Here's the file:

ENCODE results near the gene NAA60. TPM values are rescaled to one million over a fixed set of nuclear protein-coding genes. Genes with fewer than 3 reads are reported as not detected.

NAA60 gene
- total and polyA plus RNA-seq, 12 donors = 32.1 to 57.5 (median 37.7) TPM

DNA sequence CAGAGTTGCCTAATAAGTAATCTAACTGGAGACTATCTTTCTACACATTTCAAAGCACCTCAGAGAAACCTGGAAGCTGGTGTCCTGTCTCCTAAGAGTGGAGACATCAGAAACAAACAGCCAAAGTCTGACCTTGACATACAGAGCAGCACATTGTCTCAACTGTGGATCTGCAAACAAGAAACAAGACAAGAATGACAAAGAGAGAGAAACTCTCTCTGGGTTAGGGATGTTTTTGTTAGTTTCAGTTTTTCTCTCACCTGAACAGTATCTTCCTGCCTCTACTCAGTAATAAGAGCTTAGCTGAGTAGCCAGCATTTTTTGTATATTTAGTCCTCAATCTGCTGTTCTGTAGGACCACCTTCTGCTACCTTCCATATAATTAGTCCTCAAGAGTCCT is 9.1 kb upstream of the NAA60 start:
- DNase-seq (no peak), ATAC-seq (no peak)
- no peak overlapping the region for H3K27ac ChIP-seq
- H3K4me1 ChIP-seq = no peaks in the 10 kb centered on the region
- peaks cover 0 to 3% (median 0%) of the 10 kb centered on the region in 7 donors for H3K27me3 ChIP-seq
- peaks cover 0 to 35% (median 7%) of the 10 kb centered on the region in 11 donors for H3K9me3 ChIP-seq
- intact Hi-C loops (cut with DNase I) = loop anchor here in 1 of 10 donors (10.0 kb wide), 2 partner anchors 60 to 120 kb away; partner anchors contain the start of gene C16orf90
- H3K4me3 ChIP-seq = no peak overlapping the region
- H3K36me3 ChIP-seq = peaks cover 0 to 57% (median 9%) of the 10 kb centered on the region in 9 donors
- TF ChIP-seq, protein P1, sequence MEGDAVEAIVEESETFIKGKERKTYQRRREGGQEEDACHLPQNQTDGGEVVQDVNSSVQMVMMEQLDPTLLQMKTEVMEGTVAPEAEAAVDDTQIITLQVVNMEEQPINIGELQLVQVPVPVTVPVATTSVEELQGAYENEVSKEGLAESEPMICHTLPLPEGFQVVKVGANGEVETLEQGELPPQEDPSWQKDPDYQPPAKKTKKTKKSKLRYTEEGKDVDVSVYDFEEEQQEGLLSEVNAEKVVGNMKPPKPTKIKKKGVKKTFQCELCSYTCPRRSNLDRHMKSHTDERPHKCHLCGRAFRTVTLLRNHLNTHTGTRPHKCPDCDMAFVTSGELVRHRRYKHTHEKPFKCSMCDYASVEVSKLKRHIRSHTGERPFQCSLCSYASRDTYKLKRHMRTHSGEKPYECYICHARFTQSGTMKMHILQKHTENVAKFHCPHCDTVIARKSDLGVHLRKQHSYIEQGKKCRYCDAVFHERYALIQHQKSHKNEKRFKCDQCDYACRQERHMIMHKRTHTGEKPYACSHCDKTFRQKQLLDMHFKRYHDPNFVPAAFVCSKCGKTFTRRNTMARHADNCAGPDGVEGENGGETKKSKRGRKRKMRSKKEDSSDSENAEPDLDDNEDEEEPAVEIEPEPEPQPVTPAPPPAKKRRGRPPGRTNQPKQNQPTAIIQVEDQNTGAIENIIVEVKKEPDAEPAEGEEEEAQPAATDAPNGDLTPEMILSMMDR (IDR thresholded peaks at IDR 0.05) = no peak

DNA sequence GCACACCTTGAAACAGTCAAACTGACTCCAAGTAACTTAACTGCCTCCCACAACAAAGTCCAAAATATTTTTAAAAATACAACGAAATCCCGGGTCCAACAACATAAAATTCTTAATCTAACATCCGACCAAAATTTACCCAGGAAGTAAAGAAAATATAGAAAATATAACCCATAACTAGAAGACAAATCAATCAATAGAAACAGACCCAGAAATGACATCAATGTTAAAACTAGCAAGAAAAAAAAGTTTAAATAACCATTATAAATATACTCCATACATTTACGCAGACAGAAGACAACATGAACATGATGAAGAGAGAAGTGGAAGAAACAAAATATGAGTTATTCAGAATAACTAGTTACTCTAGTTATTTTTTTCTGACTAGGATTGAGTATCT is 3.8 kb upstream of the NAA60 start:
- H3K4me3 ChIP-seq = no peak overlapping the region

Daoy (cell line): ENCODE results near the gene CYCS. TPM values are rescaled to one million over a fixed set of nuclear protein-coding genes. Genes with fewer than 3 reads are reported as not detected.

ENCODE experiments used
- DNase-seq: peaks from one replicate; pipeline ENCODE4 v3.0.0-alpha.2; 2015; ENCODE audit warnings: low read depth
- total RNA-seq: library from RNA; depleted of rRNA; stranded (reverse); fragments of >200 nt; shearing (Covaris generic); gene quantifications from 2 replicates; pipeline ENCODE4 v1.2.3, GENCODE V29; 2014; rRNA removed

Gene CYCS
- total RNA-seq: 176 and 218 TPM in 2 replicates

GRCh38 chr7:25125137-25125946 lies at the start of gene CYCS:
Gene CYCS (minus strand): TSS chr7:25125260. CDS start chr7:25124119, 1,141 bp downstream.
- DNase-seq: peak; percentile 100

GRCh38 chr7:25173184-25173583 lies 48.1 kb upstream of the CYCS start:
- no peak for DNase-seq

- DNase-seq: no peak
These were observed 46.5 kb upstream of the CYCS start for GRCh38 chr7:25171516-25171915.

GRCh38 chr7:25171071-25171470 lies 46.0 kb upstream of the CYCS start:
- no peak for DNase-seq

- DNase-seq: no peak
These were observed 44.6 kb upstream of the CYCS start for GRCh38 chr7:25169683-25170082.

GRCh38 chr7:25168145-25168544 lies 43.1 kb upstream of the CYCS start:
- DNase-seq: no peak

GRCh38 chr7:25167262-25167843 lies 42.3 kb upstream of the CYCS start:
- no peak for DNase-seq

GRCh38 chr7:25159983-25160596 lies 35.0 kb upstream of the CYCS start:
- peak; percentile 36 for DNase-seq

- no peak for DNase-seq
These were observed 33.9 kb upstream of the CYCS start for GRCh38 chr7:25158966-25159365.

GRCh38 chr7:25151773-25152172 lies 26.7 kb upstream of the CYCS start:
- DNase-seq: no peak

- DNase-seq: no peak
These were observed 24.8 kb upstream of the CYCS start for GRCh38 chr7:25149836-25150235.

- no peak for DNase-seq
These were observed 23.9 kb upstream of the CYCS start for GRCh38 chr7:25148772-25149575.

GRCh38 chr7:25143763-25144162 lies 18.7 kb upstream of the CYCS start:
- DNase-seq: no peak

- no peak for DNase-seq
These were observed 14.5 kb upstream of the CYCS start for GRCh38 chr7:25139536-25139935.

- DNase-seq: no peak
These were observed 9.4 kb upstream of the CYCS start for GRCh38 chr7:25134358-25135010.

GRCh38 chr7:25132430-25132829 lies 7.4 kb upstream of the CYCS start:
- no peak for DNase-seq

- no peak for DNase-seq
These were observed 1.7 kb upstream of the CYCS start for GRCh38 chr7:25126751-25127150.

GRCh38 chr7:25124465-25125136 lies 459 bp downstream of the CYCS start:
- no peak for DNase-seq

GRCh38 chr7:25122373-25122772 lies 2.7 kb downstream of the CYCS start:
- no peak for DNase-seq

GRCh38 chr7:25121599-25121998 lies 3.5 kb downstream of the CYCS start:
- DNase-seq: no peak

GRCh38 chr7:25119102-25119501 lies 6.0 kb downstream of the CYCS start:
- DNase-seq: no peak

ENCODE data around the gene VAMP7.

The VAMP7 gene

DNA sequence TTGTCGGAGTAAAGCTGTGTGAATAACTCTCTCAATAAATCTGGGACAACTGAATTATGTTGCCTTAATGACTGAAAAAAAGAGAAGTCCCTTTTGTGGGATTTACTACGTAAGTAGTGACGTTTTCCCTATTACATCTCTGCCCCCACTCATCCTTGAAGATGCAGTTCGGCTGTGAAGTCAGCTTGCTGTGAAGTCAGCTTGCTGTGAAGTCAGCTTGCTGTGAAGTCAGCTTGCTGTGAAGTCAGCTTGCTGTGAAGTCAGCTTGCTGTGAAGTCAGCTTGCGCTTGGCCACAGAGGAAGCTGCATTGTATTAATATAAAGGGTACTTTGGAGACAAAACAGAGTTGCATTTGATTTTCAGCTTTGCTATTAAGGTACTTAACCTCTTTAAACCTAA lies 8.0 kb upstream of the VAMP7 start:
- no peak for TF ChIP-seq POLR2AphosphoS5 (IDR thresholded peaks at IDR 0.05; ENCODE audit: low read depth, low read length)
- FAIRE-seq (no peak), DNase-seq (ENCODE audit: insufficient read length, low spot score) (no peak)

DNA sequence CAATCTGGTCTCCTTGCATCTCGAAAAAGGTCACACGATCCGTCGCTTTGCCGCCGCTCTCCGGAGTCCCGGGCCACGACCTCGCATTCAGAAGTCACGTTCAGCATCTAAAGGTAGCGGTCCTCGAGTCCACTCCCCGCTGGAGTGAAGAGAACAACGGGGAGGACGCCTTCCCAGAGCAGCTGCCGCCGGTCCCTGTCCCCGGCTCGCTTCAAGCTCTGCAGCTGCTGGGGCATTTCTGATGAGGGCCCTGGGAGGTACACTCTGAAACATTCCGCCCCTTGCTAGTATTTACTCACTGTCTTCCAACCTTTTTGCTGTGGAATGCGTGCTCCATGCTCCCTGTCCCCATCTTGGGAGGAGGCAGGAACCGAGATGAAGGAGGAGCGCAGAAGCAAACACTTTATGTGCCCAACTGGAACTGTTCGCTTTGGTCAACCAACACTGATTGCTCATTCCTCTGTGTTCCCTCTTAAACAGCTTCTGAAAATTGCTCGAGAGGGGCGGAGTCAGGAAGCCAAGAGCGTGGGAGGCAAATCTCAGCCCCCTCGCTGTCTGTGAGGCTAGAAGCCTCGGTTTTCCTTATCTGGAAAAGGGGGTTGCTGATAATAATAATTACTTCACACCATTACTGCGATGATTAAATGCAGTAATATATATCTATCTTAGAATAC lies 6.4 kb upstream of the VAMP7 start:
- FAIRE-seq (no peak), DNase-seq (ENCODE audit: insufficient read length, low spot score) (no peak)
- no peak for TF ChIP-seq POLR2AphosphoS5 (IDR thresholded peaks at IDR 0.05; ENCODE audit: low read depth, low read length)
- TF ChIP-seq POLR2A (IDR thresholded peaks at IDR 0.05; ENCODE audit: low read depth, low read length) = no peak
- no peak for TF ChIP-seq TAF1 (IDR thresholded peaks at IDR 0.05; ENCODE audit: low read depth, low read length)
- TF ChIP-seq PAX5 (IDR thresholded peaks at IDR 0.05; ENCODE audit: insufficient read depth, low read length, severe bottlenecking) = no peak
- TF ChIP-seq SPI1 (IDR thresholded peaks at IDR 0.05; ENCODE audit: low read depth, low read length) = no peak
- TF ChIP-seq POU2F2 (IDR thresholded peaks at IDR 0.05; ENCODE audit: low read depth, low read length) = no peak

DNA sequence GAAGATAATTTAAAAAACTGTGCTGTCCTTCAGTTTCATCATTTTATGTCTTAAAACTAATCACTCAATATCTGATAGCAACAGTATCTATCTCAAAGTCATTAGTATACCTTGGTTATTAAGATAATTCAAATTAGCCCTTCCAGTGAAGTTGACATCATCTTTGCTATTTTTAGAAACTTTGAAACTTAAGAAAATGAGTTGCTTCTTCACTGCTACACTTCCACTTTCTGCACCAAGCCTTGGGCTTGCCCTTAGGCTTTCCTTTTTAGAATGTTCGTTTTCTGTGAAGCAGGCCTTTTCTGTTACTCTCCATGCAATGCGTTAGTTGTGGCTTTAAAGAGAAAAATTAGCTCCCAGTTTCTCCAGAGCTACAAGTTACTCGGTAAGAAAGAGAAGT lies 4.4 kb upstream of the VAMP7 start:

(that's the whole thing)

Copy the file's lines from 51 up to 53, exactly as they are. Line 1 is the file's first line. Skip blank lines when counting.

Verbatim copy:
- DNase-seq: no peak
These were observed 9.4 kb upstream of the CYCS start for GRCh38 chr7:25134358-25135010.

GRCh38 chr7:25132430-25132829 lies 7.4 kb upstream of the CYCS start: